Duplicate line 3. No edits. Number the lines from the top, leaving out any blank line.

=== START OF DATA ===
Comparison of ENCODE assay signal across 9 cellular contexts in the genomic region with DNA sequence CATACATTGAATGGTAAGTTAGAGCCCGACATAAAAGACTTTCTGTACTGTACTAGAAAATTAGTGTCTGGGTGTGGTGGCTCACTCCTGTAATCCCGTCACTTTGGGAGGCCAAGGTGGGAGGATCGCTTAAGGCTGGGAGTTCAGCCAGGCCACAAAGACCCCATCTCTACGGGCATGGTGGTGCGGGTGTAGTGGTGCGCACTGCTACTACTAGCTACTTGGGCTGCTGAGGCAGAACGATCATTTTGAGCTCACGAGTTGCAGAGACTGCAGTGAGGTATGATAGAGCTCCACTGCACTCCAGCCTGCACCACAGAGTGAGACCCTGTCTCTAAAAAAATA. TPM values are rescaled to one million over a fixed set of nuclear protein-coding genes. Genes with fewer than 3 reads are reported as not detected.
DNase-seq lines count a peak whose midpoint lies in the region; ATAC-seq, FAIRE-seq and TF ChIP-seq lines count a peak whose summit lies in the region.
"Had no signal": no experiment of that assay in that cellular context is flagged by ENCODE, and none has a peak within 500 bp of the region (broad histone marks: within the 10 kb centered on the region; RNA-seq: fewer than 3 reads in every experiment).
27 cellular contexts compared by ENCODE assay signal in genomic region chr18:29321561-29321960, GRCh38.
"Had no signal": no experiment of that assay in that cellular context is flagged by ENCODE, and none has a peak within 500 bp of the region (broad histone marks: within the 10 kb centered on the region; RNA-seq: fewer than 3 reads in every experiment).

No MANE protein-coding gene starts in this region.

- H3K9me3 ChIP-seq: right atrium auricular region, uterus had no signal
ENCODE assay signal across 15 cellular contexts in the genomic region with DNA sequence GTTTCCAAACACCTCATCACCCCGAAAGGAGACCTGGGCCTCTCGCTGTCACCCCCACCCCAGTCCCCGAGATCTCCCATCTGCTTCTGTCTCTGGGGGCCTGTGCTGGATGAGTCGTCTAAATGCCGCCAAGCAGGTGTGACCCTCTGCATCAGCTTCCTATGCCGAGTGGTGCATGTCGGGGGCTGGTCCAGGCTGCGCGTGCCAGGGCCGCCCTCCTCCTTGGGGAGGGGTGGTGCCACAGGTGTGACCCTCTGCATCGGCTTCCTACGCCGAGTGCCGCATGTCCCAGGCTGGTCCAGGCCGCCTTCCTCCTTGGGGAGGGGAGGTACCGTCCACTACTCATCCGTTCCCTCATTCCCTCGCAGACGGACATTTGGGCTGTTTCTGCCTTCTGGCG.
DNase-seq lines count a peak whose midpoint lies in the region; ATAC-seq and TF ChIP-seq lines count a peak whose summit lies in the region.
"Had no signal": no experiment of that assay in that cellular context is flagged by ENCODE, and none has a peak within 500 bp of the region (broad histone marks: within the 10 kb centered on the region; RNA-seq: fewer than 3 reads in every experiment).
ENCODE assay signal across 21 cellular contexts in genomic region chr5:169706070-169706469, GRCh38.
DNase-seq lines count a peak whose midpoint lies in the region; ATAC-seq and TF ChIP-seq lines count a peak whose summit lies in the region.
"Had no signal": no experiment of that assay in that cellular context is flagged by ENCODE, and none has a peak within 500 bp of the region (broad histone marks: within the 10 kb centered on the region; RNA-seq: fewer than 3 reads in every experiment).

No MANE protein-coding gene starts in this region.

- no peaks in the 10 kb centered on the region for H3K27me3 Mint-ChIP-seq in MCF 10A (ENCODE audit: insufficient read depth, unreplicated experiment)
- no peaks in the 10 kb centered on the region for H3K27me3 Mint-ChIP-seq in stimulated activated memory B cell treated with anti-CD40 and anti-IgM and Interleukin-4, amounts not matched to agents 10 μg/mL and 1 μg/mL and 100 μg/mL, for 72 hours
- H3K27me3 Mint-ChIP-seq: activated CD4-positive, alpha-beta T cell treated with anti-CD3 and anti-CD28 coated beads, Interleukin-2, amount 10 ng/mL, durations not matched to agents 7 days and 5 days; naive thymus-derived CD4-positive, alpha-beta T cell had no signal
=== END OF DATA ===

"Had no signal": no experiment of that assay in that cellular context is flagged by ENCODE, and none has a peak within 500 bp of the region (broad histone marks: within the 10 kb centered on the region; RNA-seq: fewer than 3 reads in every experiment).